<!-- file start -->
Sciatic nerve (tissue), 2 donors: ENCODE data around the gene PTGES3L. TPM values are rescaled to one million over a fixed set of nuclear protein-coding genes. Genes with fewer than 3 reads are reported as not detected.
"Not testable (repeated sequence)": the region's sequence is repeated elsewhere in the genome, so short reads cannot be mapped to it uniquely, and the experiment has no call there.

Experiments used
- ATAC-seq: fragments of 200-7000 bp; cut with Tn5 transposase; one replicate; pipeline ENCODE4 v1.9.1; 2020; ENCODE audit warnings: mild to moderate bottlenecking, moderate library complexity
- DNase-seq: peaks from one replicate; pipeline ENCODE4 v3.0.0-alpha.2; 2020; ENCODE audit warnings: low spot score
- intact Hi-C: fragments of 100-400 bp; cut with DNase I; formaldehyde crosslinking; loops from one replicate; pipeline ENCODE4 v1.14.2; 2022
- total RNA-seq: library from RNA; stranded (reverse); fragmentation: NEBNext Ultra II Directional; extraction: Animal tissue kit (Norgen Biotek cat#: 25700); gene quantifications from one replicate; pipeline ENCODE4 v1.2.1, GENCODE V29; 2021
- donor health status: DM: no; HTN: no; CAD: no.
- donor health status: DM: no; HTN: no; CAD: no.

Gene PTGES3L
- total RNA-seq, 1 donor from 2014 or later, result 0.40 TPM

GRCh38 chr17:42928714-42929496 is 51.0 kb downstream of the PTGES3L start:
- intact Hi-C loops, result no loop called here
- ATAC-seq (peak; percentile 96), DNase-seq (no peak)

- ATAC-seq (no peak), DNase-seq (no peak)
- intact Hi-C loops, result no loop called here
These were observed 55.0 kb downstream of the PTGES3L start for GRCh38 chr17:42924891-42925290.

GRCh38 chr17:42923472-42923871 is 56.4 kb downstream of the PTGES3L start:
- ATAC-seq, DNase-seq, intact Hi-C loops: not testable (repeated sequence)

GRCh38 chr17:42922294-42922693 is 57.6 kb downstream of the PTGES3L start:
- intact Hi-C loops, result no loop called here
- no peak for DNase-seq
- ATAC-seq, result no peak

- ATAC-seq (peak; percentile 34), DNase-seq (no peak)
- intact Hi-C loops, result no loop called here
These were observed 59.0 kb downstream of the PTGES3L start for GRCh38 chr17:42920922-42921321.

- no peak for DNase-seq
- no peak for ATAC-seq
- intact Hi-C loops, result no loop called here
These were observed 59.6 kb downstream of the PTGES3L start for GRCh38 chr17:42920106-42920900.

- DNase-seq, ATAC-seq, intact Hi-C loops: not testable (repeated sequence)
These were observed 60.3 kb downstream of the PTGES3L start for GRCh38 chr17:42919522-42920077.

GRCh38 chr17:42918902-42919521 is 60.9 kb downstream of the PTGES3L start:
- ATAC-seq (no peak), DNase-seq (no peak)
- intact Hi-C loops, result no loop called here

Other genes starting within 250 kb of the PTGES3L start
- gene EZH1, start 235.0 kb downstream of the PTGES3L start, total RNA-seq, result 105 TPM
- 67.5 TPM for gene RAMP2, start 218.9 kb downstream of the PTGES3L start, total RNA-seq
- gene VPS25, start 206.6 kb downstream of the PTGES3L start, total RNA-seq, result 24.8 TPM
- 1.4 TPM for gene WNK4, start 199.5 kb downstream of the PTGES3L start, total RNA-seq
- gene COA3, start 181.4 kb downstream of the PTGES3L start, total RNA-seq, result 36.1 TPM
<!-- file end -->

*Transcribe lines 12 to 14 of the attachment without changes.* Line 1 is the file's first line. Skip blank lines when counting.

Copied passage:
GRCh38 chr17:42928714-42929496 is 51.0 kb downstream of the PTGES3L start:
- intact Hi-C loops, result no loop called here
- ATAC-seq (peak; percentile 96), DNase-seq (no peak)